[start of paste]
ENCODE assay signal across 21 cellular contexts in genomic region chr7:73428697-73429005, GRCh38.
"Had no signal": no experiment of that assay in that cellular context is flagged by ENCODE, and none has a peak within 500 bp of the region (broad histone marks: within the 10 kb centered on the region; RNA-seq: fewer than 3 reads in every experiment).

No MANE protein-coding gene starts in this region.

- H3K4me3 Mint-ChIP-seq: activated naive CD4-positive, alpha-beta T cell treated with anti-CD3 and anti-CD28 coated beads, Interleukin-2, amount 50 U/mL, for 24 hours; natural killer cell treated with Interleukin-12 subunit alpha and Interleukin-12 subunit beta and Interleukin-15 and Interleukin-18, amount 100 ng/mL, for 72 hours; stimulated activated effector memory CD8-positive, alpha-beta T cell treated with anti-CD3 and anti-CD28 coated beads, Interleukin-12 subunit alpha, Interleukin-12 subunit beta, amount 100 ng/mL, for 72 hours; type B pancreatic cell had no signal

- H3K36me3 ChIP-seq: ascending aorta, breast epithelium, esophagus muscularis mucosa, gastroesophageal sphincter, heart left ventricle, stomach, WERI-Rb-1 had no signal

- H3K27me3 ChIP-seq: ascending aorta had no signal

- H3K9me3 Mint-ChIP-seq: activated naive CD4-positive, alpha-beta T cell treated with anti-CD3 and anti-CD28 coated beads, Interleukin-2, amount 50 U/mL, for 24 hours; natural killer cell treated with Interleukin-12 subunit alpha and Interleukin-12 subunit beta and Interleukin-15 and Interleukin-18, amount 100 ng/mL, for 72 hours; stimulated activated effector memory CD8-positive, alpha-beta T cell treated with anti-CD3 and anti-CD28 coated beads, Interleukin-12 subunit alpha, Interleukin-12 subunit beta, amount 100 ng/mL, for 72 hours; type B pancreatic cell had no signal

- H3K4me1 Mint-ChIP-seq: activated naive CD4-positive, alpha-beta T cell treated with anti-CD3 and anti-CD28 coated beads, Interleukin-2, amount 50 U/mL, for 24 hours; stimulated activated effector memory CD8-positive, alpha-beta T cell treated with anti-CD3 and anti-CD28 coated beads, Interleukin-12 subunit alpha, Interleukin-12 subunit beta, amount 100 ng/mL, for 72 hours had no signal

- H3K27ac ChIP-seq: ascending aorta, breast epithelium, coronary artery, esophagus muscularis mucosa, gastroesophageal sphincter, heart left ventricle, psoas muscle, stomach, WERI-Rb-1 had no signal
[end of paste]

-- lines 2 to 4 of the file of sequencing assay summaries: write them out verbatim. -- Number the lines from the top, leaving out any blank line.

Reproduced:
"Had no signal": no experiment of that assay in that cellular context is flagged by ENCODE, and none has a peak within 500 bp of the region (broad histone marks: within the 10 kb centered on the region; RNA-seq: fewer than 3 reads in every experiment).

No MANE protein-coding gene starts in this region.

- H3K4me3 Mint-ChIP-seq: activated naive CD4-positive, alpha-beta T cell treated with anti-CD3 and anti-CD28 coated beads, Interleukin-2, amount 50 U/mL, for 24 hours; natural killer cell treated with Interleukin-12 subunit alpha and Interleukin-12 subunit beta and Interleukin-15 and Interleukin-18, amount 100 ng/mL, for 72 hours; stimulated activated effector memory CD8-positive, alpha-beta T cell treated with anti-CD3 and anti-CD28 coated beads, Interleukin-12 subunit alpha, Interleukin-12 subunit beta, amount 100 ng/mL, for 72 hours; type B pancreatic cell had no signal